English farm to cull 10,500 turkeys as concern grows over wave of bird flu from Europe
Medical authorities confirmed that avian flu had been found at a commercial turkey fattening farm near Northallerton, North Yorkshire. All 10,500 birds at the farm would be culled to limit the spread of the disease, which was identified as the highly contagious H5N8 strain. The British public were reassured that the outbreak does not pose a food safety risk.
The discovery of the disease comes amid reports of a string of swan deaths that have been linked to avian flu. Poultry farmers across England, Scotland and Wales were ordered earlier in November to implement strict lockdown-style measures at their facilities to help prevent the spread of the illness. Recent outbreaks of the H5N8 strain have been detected in Cheshire, Devon, Gloucestershire and Hertfordshire.
Christine Middlemiss, the UK's Chief Veterinary Officer, expressed a “high level” of concern over the recent developments, noting that the “sheer volume of infections” was worrying.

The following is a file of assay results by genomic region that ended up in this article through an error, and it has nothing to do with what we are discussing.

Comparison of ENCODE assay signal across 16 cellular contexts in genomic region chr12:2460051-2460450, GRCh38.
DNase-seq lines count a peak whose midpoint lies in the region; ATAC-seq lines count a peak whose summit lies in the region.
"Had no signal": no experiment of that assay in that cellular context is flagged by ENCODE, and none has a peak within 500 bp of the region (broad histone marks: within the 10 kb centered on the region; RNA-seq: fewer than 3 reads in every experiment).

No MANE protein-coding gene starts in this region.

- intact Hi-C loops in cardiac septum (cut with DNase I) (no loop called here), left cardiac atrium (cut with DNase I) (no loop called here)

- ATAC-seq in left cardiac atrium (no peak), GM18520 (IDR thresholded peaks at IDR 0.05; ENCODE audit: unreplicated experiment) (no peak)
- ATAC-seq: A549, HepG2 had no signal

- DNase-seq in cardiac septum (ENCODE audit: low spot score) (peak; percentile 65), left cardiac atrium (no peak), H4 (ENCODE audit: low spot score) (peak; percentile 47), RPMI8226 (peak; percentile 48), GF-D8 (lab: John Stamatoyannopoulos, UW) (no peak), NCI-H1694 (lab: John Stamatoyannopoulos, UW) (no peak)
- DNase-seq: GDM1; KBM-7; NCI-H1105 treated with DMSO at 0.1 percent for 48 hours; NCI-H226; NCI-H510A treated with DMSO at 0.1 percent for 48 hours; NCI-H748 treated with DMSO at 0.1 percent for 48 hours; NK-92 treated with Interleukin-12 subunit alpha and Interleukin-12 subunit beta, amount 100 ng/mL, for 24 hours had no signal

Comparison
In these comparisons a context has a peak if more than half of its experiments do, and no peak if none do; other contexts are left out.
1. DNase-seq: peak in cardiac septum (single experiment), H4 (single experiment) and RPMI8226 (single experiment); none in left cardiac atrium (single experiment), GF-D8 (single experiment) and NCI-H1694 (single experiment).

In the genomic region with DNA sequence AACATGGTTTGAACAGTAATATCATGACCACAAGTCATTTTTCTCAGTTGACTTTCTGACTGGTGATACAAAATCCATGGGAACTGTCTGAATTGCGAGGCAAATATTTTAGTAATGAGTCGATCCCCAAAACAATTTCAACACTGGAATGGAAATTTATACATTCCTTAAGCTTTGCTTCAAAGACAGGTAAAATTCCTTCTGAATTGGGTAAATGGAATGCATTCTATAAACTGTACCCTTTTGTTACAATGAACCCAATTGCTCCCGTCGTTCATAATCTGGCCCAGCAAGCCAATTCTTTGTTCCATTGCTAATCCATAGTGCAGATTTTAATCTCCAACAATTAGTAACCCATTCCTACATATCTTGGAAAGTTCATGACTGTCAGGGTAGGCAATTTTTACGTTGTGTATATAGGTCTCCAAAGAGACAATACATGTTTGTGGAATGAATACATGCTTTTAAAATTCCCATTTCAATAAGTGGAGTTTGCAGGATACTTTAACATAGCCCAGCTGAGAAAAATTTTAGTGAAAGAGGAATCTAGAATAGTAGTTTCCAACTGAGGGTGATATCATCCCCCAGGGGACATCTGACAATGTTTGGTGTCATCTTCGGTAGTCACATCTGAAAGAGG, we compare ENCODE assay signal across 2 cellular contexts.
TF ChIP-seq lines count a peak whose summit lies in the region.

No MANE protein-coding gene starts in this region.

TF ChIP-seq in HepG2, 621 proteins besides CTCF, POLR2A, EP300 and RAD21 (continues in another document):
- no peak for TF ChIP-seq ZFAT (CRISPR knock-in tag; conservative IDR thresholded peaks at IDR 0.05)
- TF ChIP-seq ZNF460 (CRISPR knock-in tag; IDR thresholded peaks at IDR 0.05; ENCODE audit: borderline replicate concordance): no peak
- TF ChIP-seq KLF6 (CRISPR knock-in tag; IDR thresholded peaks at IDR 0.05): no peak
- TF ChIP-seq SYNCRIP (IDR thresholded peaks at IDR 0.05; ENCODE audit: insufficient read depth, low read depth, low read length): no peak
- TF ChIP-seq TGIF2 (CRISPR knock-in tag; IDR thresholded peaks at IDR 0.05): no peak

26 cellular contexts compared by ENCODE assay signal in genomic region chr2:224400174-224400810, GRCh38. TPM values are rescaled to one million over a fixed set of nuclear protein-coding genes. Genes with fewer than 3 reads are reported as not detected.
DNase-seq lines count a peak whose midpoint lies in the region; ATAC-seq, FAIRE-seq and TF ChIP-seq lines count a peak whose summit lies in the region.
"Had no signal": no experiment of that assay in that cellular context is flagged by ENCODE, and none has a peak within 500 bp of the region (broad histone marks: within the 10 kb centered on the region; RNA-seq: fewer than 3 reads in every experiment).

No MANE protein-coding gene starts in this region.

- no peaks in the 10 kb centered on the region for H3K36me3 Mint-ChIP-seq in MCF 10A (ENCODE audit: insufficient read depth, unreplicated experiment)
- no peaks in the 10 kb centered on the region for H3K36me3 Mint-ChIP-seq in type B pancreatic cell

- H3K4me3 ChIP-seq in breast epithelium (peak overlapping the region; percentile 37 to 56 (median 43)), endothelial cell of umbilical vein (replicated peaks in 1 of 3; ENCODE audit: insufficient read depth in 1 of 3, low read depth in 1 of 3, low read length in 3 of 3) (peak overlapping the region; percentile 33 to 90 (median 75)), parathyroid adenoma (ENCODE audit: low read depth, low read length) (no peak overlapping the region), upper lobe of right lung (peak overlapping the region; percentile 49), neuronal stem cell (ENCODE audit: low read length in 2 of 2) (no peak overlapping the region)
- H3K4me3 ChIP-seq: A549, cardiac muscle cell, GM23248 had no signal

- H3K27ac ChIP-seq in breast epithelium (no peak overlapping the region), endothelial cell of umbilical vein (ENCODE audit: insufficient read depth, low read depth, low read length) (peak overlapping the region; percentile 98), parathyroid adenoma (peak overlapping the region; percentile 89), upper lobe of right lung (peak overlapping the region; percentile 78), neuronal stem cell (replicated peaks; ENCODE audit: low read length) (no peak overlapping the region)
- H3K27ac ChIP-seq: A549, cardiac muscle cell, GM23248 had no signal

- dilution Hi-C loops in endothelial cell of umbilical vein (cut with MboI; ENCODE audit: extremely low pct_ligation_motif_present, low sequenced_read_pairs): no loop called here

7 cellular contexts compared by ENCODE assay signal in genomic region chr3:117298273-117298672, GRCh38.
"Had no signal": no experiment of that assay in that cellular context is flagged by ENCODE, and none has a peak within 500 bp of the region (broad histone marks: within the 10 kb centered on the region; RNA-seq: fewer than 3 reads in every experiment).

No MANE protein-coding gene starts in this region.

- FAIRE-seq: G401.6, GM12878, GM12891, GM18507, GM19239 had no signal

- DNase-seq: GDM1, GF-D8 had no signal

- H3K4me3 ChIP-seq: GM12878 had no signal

However, avian flu poses minimal risk to public health. Typically the virus doesn’t infect people, although animal to human transmission has been recorded in the past. However, contagious strains of the virus can spread quickly among bird species, sickening or killing the infected animal.
Earlier this month, 190,000 chickens were slaughtered at two poultry farms in the Netherlands, after a strain of the H5 avian flu variant was detected. H5N8 has been found in wild bird populations in Europe, raising the possibility that it can spread rapidly with migrating flocks.
The potential for animal to human transmission of bird flu has become more pronounced as health authorities continue to battle against Covid-19.
Danish authorities recently ordered the culling of the country’s 17 million farmed minks, which are raised for their fur, after a mutated version of Covid-19 was found to have spread from the animals to humans. Denmark’s agriculture minister resigned over the order, which was ruled to be unlawful. However, the government moved ahead with the plans, arguing that it could obtain retroactive authority to carry out the animal slaughter.
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